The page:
Researchers have discovered that a particular signalling protein could help the regeneration of the peripheral nervous system, making it a potential treatment for diabetic neuropathy.
The study, conducted by researchers at Case Western Reserve University School of Medicine, found that a protein called C-C class chemokine 2 (CCL2) helps peripheral nerve cells to repair and grow after injury.
“We are excited about our findings because we had no reason to expect that just expressing the chemokine CCL2 would be enough to stimulate nerve regeneratio,” said senior author Richard E. Zigmond, PhD, professor of Neurosciences and Pathology at Case Western Reserve University School of Medicine. “It is remarkable that just CCL2 should be so powerful.”
How does CCL2 work?
CCL2 has a significant influence on the function of peripheral nerve clusters, which are known as ganglia. Every peripheral nerve cell is made up of two parts: the main “body” of the cell, and a “tail,” which is called an axon. When the axon breaks off from the body of the cell, it splits into two parts. One of the parts detects different sensations; the second relays the information picked up by the first part to the brain and the spinal cord.
But peripheral nerves can be injured, sometimes by cuts and fractures, sometimes by disease. One of the most common diseases to damage peripheral nerves is diabetes, specifically a common complication known as diabetic neuropathy. It’s at times of injury that CCL2 exerts its influence, sending out inflammatory immune cells known as macrophages to help the peripheral nerve cell clusters to grow and repair. Macrophages allow new axons to grow, which is a key part of the regeneration process.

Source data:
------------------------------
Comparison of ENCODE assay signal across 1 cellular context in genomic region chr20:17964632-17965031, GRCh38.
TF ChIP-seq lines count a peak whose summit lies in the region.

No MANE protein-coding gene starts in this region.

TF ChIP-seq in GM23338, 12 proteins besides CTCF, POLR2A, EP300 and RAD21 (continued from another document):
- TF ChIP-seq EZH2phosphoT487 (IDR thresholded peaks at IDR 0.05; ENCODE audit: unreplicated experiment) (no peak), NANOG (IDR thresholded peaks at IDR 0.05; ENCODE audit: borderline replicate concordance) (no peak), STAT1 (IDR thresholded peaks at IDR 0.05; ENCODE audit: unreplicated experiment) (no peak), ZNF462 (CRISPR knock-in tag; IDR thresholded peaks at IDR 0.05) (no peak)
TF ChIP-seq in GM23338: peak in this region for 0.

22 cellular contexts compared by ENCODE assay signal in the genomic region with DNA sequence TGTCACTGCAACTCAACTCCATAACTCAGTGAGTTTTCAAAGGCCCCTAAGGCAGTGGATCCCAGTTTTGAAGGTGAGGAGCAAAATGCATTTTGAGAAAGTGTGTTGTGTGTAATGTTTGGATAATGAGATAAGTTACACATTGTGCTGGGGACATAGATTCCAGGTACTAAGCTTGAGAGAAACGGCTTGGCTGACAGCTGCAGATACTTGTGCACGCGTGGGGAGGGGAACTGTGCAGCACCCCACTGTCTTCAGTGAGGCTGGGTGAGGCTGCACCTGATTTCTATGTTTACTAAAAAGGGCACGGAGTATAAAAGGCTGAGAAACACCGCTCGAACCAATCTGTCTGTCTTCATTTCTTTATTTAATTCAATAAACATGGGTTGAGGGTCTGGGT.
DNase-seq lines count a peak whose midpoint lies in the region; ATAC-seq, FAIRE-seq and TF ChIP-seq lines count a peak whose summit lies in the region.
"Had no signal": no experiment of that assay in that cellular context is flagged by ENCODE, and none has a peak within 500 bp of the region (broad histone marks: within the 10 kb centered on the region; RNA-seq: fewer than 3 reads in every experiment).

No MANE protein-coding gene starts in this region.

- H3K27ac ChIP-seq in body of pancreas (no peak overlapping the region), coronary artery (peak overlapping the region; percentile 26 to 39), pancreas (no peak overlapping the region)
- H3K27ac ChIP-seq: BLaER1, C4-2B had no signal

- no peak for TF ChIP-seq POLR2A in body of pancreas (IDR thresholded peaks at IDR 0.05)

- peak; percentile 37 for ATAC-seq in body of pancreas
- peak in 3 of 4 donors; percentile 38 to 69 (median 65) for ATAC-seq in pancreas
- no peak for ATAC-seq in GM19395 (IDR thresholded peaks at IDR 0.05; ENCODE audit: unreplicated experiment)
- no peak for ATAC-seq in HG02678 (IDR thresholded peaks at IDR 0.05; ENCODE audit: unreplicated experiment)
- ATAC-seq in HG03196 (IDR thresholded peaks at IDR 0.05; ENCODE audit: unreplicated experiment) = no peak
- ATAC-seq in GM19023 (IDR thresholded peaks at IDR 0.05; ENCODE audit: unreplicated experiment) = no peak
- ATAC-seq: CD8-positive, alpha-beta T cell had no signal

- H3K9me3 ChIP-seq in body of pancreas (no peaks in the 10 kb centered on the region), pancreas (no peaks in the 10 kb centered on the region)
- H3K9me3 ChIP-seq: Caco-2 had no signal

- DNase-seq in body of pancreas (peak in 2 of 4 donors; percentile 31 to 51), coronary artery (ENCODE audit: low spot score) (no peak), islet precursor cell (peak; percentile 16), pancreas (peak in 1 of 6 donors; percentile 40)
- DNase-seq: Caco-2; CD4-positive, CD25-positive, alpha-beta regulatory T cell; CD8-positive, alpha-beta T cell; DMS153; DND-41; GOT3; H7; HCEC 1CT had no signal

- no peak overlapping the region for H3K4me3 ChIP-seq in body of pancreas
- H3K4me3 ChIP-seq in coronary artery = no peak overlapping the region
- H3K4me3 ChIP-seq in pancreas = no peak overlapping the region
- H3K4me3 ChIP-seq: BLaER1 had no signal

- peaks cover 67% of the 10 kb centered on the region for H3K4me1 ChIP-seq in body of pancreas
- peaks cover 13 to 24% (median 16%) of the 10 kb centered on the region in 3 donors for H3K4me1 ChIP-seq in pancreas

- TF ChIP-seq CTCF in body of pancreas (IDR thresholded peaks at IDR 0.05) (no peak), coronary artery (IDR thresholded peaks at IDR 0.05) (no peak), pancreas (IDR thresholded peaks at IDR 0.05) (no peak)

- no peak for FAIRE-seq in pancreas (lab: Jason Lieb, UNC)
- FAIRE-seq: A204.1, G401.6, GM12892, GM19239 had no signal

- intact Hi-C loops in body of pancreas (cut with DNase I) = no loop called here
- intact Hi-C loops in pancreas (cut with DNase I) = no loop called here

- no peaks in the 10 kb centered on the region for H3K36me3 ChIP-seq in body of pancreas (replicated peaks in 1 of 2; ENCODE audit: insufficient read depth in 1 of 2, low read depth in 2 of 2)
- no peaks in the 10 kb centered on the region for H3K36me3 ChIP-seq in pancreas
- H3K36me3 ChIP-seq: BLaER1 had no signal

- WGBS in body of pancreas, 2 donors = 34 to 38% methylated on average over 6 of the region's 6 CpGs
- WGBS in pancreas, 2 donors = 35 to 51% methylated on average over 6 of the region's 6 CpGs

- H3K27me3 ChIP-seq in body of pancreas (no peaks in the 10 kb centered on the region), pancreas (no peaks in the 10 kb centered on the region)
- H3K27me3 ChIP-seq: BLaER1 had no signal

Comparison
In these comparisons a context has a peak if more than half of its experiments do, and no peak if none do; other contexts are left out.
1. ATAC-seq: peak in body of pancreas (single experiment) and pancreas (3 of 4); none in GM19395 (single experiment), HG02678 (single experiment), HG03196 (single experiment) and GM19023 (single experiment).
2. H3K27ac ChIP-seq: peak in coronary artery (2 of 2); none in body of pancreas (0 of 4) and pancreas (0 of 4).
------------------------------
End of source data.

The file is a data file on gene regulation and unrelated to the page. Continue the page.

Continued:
Testing CCL2
The researchers tested CCL2 in mouse models by giving them a virus designed to increase levels of CCL2. The mice had a greater accumulation of macrophages than mice that were not injected with the CCL2 virus. The more macrophages they had, the more neuron spreading they demonstrated, which is a key part of nerve regeneration.
Another group of mice were engineered to lack a key CCL2 receptor; without it, the protein can’t act. These mice had very little nerve growth, and a significant lack of macrophage accumulation.
“We did the same experiments in another type of mouse and found the same correlation,” explained Zigmond. “If macrophages don’t come into the ganglia, then regeneration is substantially impeded. We found this true of sensory and sympathetic neurons. We concluded that there was a correlation between macrophage entry into ganglia and nerve regeneration.”
A new approach to inflammation?
The findings suggest that a new attitude towards inflammation might be needed. Currently, the approach is to fight inflammation, but it may be wiser to allow a small amount of inflammation following an injury in order to stimulate the regeneration of neurons.
Zigmond said: “Our conclusion is that the immune system and the nervous system are interacting in a beneficial way to create macrophage-induced inflammation and promote nerve regeneration. This is occurring around the cell bodies. There is something happening within the cell in response to macrophage activity, in addition to macrophage action on to the damaged distal nerve axon.”
The findings are published in Experimental Neurology.

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